Shows To See; Debating Modern Photography: The Triumph Of Group f/64; September 30-December 5, 2010 – Portland Museum Of Art, Portland, ME

In the 1930s, a small group of California photographers challenged the painterly, soft-focus Pictorialist style of the day. They argued that photography could only advance as an art if its practitioners exploited characteristics inherent to the camera’s mechanical nature. This small association of innovators created Group f/64, named after the camera aperture which produces great depth of field and sharp focus. The exhibition revisits this debate and includes images by photographers in Group f/64 such as Ansel Adams, Edward Weston, Imogen Cunningham, Sonya Noskowiak, and Willard Van Dyke, as well as images by Pictorialists such as Anne Brigman, William Dassonville, Johan Hagemeyer, William Mortensen, and Karl Struss.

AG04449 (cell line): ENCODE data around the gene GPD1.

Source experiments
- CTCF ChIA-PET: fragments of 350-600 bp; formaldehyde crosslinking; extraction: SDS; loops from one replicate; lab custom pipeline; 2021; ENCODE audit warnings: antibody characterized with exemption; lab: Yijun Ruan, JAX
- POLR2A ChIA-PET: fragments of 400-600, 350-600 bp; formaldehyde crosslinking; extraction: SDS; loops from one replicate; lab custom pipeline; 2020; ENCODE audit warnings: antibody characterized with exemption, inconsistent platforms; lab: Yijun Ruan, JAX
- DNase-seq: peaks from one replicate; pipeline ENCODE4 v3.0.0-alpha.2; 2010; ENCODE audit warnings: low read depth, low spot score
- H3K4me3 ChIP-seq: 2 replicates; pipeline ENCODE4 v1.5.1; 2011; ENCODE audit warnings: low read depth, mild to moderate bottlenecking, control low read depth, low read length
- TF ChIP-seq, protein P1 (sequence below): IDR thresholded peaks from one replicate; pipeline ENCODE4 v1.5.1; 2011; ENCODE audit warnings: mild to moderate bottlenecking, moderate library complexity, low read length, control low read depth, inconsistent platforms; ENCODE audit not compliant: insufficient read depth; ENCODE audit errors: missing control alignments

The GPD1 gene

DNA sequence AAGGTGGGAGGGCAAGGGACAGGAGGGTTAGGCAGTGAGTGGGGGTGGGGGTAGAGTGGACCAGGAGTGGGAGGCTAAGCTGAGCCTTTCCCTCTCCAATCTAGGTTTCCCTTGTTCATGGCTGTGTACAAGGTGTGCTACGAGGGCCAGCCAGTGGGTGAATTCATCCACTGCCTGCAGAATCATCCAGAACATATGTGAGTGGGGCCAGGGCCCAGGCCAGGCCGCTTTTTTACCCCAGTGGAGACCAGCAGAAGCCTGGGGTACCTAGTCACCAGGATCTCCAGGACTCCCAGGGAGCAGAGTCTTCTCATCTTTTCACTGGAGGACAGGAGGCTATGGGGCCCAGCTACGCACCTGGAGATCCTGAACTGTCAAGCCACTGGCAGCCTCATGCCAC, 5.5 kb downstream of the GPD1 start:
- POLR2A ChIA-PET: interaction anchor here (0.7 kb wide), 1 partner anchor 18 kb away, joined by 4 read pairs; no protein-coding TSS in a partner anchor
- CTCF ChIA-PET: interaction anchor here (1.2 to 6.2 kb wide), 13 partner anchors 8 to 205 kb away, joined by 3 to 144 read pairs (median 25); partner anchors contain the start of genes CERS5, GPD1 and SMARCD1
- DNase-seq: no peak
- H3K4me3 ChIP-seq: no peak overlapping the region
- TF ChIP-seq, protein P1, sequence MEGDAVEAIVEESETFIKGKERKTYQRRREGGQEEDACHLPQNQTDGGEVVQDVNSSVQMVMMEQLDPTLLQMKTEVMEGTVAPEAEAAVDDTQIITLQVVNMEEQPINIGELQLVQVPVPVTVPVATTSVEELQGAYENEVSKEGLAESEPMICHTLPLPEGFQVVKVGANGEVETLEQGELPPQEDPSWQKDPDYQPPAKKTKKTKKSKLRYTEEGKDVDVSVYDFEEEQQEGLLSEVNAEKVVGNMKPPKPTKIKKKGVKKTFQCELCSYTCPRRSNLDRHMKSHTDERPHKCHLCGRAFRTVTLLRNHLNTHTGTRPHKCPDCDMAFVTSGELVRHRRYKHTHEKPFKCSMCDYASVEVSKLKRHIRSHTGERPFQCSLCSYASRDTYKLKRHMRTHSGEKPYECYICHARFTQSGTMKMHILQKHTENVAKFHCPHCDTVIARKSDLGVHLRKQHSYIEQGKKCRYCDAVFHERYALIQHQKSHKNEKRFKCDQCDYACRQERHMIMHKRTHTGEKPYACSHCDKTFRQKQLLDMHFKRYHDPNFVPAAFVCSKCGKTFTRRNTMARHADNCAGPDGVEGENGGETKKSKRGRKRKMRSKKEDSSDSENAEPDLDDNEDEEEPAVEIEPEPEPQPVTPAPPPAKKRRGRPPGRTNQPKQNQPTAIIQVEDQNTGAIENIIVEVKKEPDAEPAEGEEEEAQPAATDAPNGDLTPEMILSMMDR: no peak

Edward Weston
(United States, 1886 - 1958)
Shell, 1927
gelatin silver print, 91⁄2x73⁄8 inches
Center for Creative Photography, University of Arizona: Johan Hagemeyer Collection/Purchase

With more than 100 works by 16 artists, Debating Modern Photography offers a feast for the eyes while illustrating both sides of a high-stakes debate. Outstanding examples of the clean edges and bold forms of Group f/64 stand in sharp contrast to the romantic, hand-crafted Pictorialist work that includes elegant portraits, tonalist landscapes, and allegorical studies.

William Mortensen
(United States, 1897 - 1965)
Jascha Heifetz, circa 1932
gelatin silver print, 331⁄4x101⁄2 inches
Center for Creative Photography, University of Arizona: William Mortensen Archive

Alma Lavenson
(United States, 1897 - 1989)
Self-Portrait (Hands), 1932
gelatin silver print, 9x12 inches
Center for Creative Photography, University of Arizona:
Gift of Paul Wahrhaftig

Margrethe Mather
(United States, 1885 - 1952)
Ansel Adams
(United States, 1902 - 1984)
Judith, 1920
platinum print, 95⁄16x75⁄16 inches
Center for Creative Photography, University of Arizona: Purchase
Edward Weston, Carmel, 1945
gelatin silver print, 9x7 inches
Center for Creative Photography, University of Arizona: Ansel Adams Archive
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